With the 4th of July celebration that will undoubtedly carry through the weekend, the Department of Natural Resources and Conservation (DNRC) is asking everyone who visits or drives through the Lolo National Forest to use extreme caution with fire.

Fire Prevention Specialist Jordan Koppen said the recent lightning storms have sparked at least one small fire so far.

“We’ve had a few storms roll through the area with a lot of thunder and lightning, so that’s a caution for the public to be on the lookout for fire starts, and practice ‘if you see something, say something’, and report the incident to 9-1-1 or the Lolo National Forest,” said Koppen. “Also, be extremely careful with any ignition sources that may be out there, especially fireworks. Fireworks are expressly prohibited on any state or federal lands, so if you do go out and purchase fireworks, please understand the laws and shoot them off only in areas where they are permitted.”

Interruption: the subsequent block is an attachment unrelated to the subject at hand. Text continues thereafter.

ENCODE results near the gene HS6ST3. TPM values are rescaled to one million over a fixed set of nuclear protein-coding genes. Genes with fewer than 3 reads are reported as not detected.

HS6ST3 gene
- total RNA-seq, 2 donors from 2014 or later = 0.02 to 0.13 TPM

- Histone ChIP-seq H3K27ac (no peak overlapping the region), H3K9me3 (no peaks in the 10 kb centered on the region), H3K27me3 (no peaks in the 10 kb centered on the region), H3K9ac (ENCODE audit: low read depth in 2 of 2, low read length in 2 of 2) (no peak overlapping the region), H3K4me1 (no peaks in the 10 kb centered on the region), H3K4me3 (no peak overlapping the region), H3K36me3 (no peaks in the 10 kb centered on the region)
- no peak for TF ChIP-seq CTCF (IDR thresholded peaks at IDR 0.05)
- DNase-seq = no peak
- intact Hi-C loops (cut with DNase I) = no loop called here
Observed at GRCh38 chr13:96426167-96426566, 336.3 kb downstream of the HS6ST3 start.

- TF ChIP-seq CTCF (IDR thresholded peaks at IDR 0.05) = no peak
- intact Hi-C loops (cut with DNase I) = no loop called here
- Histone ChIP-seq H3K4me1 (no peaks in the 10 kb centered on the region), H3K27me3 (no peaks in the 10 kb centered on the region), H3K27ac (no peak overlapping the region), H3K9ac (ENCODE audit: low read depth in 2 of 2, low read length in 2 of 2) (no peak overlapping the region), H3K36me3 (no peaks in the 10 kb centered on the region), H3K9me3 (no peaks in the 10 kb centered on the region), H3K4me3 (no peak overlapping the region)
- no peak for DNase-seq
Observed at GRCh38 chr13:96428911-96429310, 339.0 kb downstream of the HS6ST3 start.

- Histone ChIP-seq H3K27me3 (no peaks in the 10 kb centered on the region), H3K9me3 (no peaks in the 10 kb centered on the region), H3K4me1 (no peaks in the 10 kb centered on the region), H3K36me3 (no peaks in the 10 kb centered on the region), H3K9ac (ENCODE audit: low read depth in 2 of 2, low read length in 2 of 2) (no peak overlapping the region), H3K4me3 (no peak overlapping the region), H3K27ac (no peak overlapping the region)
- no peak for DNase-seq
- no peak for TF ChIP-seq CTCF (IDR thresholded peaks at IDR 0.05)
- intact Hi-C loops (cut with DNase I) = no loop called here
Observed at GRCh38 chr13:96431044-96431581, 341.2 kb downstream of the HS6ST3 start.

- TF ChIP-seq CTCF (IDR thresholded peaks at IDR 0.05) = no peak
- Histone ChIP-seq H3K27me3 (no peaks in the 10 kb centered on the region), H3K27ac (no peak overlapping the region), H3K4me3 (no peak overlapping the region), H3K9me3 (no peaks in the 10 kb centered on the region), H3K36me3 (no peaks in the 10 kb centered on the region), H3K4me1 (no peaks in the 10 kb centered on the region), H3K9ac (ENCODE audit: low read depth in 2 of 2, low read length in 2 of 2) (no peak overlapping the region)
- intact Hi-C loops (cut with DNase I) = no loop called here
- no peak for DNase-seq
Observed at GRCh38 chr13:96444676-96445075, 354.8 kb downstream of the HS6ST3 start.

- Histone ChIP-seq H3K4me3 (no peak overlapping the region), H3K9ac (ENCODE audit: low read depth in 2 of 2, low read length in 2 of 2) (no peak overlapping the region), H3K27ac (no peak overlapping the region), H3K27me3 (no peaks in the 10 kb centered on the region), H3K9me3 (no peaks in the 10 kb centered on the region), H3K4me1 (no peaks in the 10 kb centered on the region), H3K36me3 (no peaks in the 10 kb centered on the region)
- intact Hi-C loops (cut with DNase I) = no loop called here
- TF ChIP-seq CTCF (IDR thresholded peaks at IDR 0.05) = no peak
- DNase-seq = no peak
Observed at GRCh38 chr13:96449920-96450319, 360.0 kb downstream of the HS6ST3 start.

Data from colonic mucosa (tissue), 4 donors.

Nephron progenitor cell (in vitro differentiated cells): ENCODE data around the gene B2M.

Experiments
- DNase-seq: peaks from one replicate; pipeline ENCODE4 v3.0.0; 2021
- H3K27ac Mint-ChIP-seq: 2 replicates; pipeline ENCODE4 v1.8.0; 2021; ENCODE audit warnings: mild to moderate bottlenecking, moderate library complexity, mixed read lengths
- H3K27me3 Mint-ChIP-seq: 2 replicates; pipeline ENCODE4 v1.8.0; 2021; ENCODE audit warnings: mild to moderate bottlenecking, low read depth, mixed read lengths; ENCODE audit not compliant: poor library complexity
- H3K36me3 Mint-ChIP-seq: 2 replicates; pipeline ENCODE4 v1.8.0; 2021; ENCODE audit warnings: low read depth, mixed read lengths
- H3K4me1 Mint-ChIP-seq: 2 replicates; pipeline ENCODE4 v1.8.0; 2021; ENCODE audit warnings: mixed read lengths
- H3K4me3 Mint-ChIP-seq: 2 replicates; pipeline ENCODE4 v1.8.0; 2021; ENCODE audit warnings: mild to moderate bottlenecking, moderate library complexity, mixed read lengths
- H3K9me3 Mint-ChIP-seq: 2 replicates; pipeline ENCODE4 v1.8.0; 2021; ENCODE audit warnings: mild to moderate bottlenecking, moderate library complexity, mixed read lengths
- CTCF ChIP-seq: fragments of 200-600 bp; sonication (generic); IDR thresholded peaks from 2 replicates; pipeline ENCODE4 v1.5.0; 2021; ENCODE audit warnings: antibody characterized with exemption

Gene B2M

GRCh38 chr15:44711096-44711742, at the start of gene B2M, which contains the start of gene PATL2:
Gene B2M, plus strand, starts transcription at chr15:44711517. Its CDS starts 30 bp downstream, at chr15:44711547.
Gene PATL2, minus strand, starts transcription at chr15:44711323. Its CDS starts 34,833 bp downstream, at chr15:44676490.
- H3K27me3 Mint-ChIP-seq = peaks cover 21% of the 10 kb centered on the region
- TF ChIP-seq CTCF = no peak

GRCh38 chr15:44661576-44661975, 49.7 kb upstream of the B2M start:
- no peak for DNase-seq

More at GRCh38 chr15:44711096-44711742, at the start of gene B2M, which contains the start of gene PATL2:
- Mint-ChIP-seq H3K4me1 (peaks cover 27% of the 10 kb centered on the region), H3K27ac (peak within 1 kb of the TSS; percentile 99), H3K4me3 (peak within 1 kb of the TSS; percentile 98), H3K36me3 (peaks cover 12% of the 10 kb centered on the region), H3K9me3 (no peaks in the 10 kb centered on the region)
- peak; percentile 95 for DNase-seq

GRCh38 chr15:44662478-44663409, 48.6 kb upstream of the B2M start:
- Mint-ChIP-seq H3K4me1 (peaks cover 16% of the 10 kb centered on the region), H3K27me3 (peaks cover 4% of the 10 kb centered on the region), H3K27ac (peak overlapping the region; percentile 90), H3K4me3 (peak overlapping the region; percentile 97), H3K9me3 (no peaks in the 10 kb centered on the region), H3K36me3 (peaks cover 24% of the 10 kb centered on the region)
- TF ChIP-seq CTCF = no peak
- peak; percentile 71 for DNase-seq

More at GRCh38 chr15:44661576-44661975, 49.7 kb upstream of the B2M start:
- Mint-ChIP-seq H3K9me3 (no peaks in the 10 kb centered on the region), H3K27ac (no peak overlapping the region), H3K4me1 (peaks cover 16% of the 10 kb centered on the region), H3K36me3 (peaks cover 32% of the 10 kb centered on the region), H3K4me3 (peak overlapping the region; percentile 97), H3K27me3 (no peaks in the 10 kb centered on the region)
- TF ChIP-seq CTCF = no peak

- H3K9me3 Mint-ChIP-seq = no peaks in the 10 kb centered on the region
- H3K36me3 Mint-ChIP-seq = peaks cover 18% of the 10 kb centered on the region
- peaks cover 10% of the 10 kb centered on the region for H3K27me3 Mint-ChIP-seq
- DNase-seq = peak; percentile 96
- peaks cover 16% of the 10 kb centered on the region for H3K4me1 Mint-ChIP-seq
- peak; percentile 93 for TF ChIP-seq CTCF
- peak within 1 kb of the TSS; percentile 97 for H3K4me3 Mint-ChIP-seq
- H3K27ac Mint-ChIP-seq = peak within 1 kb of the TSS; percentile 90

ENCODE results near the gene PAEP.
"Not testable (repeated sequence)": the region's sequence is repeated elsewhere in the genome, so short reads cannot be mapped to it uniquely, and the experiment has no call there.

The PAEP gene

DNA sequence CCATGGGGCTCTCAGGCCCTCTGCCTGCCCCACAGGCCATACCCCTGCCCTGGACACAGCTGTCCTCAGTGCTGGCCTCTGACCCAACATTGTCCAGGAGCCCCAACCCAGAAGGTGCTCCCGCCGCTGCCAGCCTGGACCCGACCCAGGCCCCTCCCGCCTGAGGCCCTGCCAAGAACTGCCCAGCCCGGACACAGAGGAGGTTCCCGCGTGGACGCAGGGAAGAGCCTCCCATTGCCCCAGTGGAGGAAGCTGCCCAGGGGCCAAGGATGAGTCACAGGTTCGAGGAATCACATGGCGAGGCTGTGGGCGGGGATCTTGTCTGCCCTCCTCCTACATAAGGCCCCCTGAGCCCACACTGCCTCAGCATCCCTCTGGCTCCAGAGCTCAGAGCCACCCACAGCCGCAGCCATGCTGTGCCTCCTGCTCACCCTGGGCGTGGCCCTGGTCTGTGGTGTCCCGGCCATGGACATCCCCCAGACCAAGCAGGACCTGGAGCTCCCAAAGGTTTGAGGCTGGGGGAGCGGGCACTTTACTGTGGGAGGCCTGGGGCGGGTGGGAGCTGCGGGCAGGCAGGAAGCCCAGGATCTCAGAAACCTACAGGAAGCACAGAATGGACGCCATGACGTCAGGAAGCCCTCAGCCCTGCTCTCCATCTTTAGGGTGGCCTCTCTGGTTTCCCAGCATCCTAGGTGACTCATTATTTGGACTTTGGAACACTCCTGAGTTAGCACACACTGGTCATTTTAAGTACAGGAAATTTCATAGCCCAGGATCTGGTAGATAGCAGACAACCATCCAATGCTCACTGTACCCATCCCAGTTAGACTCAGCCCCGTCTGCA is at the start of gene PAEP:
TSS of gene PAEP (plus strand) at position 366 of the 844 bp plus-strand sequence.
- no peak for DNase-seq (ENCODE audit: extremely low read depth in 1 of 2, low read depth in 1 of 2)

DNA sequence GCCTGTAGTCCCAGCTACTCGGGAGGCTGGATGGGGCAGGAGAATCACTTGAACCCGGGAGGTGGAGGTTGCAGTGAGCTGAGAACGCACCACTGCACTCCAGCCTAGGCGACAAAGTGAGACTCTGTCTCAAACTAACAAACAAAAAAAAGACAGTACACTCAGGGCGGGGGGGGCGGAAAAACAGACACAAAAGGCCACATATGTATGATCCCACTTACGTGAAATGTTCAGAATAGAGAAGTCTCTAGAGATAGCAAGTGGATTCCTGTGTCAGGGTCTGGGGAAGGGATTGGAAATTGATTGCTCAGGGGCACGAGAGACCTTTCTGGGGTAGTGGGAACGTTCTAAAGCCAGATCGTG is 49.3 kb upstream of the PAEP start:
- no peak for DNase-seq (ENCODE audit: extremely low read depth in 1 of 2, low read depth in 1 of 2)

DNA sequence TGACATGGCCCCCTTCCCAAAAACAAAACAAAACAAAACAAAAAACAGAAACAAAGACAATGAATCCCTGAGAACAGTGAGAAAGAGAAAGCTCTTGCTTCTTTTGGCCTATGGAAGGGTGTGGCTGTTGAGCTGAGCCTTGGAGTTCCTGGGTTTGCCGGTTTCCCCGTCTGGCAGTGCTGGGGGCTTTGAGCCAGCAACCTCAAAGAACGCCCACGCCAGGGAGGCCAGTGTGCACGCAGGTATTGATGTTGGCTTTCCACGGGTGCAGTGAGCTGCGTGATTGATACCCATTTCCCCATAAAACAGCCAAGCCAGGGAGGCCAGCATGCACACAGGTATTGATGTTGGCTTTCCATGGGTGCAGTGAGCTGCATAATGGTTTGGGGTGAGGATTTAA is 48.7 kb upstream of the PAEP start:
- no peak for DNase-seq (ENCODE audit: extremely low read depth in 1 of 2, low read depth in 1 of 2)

When it comes to putting out campfires, Koppen said there are only two words people need to remember ‘Roaring Lion’.

“A lot of people get complacent with campfires and go off without drowning them, stirring the ashes and drowning them again,” he said. “Make sure they’re cold to the touch and that you’re not leaving anything hot that could eventually start a wildfire. The Roaring Lion Fire was devastating and had a negative impact on the entire area, so don’t be responsible for something like that,”

Koppen also asked those working in the forests to be mindful of dragging chains that also might spark a wildfire.

“Let’s just fight the lightning caused fires and leave the human caused fires behind us,” he said.

The Roaring Lion Fire was started when a campfire reignited and caused over $11 million dollars in damage and destroyed 16 homes in the summer of 2016. Three 18 year-old males from Hamilton and one 16 year-old juvenile female were ruled responsible for the fire.

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